Using science to recover evidence from maritime remains

The work undertaken on the three wreck sites helps us and others to understand these important heritage assets. Both the London and Rooswijk featured here are currently on the At Risk Register, which is an indication of their vulnerability.

The preservation conditions we encounter on wreck sites enable us to redress an imbalance currently prevalent in our archives: materials such as textile, leather or wood only survive in certain conditions, in this case, underwater.

Gaining knowledge and information

on raw products used, on trade routes or on the equipment and personal effects used by the crew allows us to paint a more complete and accurate picture of our past.

About the authors

Angela Middleton

Archaeological Conservator, Historic England

Angela holds a degree in archaeological conservation from the University of Applied Sciences, Berlin, and an MSc in Maritime Conservation Science from the University of Portsmouth. She joined Historic England as an Archaeological Conservator in 2007. Here she is responsible for advising on and undertaking research and investigative conservation on material retrieved from land and marine sites. She has a special interest in the conservation of waterlogged organic materials.

Sarah Paynter

Materials Scientist, Historic England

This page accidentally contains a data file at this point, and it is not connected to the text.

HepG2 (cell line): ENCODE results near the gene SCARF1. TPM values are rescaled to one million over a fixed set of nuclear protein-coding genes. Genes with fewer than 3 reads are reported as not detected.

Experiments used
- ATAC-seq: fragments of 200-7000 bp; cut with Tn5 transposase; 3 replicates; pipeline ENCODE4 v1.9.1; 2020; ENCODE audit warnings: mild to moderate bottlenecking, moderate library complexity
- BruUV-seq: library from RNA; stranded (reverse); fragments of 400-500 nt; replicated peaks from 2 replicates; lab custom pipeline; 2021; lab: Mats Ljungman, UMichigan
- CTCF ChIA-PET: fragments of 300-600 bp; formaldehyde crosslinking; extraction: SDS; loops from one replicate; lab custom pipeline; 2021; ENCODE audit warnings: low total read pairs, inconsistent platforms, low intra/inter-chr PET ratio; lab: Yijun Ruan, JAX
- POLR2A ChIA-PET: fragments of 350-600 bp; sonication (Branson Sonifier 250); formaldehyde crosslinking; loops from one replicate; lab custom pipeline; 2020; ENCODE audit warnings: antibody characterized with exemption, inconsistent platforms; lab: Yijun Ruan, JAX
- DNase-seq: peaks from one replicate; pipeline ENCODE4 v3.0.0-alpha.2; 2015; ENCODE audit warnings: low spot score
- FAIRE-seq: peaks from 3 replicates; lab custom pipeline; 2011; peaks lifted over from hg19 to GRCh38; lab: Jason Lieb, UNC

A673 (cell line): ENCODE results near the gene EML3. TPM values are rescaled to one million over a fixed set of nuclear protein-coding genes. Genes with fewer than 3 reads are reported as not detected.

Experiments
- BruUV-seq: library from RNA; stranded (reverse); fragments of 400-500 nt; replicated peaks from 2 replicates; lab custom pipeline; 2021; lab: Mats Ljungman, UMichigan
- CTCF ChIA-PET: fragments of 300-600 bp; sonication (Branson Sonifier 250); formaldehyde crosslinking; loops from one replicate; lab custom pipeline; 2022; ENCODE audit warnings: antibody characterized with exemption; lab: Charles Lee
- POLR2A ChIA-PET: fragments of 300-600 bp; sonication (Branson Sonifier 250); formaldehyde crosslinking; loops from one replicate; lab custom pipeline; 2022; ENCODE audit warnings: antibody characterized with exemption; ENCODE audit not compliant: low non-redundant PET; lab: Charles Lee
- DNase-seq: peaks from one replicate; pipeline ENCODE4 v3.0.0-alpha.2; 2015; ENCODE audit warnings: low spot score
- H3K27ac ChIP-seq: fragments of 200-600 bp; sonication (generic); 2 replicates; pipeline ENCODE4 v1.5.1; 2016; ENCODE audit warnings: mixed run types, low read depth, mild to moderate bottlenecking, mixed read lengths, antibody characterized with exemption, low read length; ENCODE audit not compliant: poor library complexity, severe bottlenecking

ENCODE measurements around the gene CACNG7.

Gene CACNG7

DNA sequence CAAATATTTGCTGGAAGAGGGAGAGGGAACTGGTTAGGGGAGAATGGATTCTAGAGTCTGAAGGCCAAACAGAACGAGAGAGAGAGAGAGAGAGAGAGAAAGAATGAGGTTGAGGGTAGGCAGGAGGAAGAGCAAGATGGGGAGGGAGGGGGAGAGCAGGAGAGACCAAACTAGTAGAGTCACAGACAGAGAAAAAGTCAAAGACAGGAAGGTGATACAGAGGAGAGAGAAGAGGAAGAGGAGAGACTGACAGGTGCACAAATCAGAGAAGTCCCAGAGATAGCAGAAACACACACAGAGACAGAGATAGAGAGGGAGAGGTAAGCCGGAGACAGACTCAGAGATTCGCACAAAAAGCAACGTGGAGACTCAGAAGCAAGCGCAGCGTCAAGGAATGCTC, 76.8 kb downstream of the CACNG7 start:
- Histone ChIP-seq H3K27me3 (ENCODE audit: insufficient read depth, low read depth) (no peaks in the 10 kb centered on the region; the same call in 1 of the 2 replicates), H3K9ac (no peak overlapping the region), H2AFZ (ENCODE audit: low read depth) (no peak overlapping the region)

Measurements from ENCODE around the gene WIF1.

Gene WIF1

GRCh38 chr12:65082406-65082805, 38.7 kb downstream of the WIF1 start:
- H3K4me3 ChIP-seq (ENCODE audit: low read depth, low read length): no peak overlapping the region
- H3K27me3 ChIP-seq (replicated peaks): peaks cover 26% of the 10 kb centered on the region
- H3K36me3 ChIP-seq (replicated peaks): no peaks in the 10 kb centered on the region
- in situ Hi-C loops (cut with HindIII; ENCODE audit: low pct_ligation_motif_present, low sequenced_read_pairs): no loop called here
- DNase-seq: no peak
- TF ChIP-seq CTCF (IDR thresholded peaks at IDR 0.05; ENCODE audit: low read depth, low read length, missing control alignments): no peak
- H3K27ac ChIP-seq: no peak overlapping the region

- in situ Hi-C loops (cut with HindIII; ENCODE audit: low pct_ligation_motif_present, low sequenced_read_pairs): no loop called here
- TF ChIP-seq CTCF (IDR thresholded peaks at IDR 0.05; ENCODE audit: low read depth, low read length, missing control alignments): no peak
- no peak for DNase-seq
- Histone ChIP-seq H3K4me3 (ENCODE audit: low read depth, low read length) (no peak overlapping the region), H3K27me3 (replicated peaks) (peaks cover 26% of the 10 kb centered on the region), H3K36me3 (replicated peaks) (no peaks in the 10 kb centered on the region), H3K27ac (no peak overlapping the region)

Sarah Paynter studied Natural Sciences and worked in industry before obtaining a DPhil in Archaeological Science. She is now a materials scientist for Historic England and Honorary Research Fellow at the University of Sheffield. She uses analytical techniques to identify and investigate a wide range of heritage materials from buildings, collections and archaeological and maritime sites in the UK, from the Bronze Age to the twentieth century.

Ruth Pelling

Archaeobotanist, Historic England

Ruth is an archaeobotanist with experience of northern European, Mediterranean and North African material. Her current role at Historic England is to provide specialist advice and sector support, to develop internal and collaborative partnership research projects, and to inform national and regional research frameworks. Her research interests include late Roman and early Islamic food and agriculture in North Africa, the past use of bracken, missing plant foods of Neolithic Britain, and aspects of British archaeobotany particularly from the Early to Middle Bronze Age and the early medieval migration period.